Seafloor seismometers monitor northern Cascadia earthquakes
The Mw = 9.0 earthquake of 11 March 2011 at the Japan Trench and its devastating tsunami underscore the importance of understanding seismogenic behavior of subduction faults and realistically estimating the potential size of future earthquakes and tsunamis. For the Cascadia subduction zone (Figure 1a), a critical knowledge gap is the level of microseismicity offshore, especially near the megathrust, needed to better understand the state of the locked zone. In 2010 the first detailed seafloor earthquake monitoring campaign along the northern Cascadia subduction zone recorded nearby earthquakes in the local magnitude (ML) range from possibly around zero to 3.8 (Figures 1b and 1c) and larger earthquakes from outside this region. Preliminary analyses indicate that the network appears to have yielded a fairly complete catalog for events with ML > 1.2. Only a few tens of these events occurred beneath the continental shelf and slope (Figure 1a). The majority of the earthquakes were located along the margin-perpendicular Nootka fault zone. The relatively low seismicity away from the Nootka fault is consistent with a fully locked megathrust. Land-based GPS measurements cannot resolve the question of whether the offshore part of the megathrust seismogenic zone is narrow and fully locked or wider and only partially locked (slowly creeping). If it were only partially locked, the seafloor seismometer data should show many more small earthquakes along the interface than were actually detected.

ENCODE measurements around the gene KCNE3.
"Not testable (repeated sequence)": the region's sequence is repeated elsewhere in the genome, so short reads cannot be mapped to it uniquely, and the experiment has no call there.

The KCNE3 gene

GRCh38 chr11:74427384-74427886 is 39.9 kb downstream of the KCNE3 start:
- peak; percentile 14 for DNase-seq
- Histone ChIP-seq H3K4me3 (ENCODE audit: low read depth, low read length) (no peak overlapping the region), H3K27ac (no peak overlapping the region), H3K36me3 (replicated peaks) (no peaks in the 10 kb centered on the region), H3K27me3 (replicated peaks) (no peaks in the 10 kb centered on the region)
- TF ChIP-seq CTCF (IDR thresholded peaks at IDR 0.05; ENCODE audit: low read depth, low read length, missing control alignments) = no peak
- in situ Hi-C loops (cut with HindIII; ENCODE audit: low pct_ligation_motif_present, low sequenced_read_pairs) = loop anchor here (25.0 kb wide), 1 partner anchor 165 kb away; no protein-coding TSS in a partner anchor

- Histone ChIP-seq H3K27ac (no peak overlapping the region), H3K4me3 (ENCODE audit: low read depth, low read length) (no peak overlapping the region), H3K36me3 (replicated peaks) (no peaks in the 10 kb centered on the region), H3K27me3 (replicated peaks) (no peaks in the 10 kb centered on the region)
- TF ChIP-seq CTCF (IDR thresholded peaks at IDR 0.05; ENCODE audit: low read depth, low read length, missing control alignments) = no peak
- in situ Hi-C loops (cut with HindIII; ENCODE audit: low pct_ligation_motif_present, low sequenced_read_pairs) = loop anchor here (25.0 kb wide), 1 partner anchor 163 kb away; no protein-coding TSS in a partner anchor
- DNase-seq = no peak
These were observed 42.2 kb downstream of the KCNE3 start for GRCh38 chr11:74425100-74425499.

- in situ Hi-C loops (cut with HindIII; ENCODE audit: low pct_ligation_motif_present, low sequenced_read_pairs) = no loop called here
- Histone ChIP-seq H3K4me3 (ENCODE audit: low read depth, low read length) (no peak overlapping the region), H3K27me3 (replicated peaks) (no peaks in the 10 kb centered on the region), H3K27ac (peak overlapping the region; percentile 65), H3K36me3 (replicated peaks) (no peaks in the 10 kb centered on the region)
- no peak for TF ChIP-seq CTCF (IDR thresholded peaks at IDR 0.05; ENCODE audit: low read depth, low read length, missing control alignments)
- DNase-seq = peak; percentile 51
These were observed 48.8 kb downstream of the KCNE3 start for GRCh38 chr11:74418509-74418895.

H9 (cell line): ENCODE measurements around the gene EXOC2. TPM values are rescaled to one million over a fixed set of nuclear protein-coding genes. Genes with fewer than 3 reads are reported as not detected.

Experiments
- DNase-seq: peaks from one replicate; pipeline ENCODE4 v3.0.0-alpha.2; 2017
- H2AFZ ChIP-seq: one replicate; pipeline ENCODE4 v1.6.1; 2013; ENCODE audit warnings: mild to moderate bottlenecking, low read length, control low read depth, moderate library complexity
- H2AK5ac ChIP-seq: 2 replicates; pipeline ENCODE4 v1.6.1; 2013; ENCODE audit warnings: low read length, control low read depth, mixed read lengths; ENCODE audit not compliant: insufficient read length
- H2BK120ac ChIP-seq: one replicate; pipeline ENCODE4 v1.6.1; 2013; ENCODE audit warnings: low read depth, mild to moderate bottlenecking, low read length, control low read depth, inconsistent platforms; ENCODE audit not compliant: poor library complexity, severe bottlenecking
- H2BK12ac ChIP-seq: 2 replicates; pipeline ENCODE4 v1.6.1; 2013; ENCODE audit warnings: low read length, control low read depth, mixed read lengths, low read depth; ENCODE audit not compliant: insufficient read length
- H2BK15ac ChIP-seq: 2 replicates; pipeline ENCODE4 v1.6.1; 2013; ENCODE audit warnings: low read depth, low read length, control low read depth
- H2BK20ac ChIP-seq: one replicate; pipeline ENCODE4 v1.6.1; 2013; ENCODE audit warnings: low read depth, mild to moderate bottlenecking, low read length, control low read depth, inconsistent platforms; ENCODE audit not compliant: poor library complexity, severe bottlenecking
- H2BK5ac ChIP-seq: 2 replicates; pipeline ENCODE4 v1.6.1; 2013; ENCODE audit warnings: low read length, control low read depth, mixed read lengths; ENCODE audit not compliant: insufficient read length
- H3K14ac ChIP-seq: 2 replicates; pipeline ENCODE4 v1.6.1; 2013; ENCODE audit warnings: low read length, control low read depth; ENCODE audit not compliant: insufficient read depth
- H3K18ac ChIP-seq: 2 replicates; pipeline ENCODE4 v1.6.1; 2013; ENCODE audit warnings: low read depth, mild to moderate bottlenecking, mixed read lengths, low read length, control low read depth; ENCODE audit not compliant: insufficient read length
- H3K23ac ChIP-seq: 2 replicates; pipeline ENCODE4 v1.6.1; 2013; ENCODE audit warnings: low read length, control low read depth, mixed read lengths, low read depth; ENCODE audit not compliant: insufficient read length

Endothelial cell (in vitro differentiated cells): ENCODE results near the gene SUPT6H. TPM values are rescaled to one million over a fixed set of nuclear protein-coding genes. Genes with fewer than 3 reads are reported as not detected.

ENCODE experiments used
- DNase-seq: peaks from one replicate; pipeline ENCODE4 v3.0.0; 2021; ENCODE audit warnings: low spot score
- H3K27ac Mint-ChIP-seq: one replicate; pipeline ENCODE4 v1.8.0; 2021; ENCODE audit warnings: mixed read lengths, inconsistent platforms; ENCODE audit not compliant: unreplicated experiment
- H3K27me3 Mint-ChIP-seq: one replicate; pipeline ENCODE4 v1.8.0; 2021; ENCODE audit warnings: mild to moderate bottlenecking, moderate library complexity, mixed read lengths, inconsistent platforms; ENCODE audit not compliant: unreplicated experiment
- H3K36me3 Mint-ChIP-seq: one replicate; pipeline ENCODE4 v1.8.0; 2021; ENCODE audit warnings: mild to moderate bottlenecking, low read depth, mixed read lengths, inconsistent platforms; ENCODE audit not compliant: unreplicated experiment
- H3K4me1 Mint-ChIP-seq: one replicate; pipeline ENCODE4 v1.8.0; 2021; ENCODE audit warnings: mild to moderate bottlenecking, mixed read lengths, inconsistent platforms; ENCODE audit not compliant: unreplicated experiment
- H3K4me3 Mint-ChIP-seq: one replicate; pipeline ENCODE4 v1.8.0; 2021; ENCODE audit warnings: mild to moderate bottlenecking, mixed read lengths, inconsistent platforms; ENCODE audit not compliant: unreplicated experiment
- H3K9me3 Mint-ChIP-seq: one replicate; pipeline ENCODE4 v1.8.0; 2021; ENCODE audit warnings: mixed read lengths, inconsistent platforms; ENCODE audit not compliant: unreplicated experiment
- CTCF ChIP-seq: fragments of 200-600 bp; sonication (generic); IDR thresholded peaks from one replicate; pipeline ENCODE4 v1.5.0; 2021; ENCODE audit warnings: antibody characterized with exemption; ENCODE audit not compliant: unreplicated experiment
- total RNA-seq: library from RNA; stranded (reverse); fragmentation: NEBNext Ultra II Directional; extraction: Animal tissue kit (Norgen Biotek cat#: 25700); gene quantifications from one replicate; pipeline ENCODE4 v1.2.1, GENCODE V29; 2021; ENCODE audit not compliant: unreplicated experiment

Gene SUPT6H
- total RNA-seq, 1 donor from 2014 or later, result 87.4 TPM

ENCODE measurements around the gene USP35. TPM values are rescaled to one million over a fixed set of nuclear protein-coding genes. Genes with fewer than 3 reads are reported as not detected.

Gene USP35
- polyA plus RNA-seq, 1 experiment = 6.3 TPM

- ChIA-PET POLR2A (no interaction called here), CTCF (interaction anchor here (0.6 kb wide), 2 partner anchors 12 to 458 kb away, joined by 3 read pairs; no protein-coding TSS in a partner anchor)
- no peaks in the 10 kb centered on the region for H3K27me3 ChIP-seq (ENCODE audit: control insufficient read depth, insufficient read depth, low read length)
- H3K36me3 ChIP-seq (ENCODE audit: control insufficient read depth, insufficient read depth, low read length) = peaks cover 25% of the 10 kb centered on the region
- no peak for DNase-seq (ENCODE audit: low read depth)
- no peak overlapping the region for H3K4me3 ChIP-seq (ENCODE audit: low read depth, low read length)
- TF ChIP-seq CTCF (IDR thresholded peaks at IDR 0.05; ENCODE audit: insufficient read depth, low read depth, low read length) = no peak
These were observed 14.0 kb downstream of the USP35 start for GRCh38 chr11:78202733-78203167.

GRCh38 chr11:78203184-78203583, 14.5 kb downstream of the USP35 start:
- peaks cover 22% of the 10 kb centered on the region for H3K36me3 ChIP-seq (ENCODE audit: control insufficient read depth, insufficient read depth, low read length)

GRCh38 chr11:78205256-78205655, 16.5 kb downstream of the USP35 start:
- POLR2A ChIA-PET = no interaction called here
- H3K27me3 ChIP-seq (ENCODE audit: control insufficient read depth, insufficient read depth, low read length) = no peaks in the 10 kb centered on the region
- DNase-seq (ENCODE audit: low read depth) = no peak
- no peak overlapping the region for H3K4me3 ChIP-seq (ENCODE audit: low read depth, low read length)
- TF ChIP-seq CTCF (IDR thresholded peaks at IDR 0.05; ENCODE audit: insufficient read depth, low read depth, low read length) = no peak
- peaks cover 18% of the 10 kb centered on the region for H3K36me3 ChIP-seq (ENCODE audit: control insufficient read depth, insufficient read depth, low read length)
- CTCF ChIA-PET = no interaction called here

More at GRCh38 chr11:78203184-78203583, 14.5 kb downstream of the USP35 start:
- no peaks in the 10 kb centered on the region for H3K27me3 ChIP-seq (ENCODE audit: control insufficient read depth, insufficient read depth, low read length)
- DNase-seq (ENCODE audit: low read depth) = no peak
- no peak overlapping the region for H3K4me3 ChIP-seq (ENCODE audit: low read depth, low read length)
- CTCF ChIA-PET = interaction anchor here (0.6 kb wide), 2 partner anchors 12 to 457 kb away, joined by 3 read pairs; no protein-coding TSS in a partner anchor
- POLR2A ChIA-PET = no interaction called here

Provide feedback or get help You are viewing our new enhanced HTML article.
If you can't find a tool you're looking for, please click the link at the top of the page to "Go to old article view". Alternatively, view our Knowledge Base articles for additional help. Your feedback is important to us, so please let us know if you have comments or ideas for improvement.
This work is funded by JAMSTEC, the Natural Sciences and Engineering Research Council of Canada, GSC, and the U.S. National Science Foundation. The W. M. Keck Foundation funded the development of the WHOI instruments. Ship time and technical support were provided by GSC. Officers, crew, scientists, and technicians on the Canadian Coast Guard Ship John P. Tully for the SeaJade expedition are also gratefully acknowledged.